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Saturday, January 21, 2012

A New Norm of Greatness for the End Time

Painting by HiQi
I've been reading over tomorrow's lectionary texts for the Third Sunday after The Epiphany.

It's the 'end time' for Jonah in Nineveh (3:1-5, 10) as well as for Paul in Corinth (1 Corinthians 7:29-31).

In tomorrow morning's Gospel (Mark 1:14-20), Jesus says, "The time is fulfilled, and the kingdom of God has come near; repent, and believe in the good news."

And then, he calls two more disciples: Simon and Andrew and James and John.

Last week, we heard him call Philip and Nathaneal.

I'm struck, once again, by the choices Jesus makes in calling some of The Twelve.

Well, all of them, actually.

Maybe because the end was, in fact, near, and pickin's were slim, but consider His choices:
Peter had a tendency to speak before thinking…

James & John had quick tempers… (Jesus nicknamed them Sons of Thunder - Mark 3:17)

Simon (the other one) was affiliated with a known terrorist group… (the Zealots were a pro-Israel terrorist group who attacked the Romans)

Matthew had a bad reputation as a tax cheat (and he was collecting the taxes)…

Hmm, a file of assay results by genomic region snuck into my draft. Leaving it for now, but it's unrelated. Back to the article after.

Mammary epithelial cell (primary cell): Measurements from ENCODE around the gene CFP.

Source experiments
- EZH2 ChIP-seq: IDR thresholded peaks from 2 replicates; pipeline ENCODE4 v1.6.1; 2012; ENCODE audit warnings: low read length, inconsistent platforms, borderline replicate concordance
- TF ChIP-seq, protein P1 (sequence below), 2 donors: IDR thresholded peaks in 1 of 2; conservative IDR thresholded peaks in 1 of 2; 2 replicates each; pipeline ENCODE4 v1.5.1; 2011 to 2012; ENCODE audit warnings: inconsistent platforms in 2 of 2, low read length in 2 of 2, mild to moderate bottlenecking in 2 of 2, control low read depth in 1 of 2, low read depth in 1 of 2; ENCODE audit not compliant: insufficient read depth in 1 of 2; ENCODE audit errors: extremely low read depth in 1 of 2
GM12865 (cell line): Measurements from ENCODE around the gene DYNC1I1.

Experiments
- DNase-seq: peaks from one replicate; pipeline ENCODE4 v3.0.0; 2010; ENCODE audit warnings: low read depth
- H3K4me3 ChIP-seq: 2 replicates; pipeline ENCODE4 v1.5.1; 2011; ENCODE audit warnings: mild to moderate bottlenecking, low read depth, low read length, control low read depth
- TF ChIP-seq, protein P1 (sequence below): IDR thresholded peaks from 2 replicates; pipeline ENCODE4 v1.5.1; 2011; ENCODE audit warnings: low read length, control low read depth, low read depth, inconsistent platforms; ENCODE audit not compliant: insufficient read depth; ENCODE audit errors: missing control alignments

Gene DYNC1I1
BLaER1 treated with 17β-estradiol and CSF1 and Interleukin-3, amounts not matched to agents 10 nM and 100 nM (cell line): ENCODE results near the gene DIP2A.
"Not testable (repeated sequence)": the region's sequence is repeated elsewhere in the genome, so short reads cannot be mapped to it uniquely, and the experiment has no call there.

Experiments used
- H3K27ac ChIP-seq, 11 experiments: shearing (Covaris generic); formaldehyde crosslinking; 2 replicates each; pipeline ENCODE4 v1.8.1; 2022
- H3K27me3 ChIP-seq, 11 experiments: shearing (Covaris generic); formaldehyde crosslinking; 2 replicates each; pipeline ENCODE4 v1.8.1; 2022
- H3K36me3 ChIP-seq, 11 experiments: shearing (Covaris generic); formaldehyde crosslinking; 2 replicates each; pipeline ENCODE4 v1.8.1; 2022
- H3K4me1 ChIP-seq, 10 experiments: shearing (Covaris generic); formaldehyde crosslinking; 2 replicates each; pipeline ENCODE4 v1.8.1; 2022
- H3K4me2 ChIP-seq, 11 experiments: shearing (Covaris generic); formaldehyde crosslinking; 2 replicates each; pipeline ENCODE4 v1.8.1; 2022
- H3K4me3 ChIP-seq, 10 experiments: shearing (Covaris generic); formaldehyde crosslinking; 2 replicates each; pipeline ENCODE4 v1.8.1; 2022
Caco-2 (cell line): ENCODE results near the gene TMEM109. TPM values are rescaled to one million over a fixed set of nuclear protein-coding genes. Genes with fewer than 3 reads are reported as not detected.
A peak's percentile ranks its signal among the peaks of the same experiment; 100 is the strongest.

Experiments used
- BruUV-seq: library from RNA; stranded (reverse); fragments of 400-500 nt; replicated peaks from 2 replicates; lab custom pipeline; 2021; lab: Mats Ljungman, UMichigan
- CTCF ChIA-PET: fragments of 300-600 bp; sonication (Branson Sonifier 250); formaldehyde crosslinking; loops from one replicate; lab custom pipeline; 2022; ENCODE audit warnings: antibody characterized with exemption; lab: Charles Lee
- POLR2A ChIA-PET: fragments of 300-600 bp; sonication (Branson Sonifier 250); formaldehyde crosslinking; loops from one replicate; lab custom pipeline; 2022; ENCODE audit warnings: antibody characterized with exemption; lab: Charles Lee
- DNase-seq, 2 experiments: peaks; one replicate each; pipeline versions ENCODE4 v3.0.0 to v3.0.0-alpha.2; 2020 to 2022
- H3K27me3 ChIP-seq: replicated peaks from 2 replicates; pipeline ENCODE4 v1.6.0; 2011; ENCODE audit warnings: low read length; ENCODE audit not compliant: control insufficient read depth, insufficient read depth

Thomas had, shall we say, "faith issues…"
They were uneducated, unsophisticated, and untalented.

The only possible exception is a fellow named Judas Iscariot.

I'm reminded of a little letter I found in my files the other day. I first found it when I was a member of the Commission on Ministry and used to use it when working as a consultant with Search Committees.

I suspect I'll have occasion to use it again, soon.

It's a little something from from Greg Ogden, in his book "Transforming Discipleship: Making Disciples a Few at a Time."
Jesus, Son of Joseph

Carpenter Shop


Dear Sir:

Thank you for submitting the resumes of the 12 men you have picked for management positions in your new organization. All of them have now taken our battery of tests; we have not only run the results through our computer, but also arranged personal interviews for each of them with our psychologist and vocational aptitude consultant.

It is the staff opinion that most of your nominees are lacking in background, education, and vocational aptitude for the type of enterprise you are undertaking.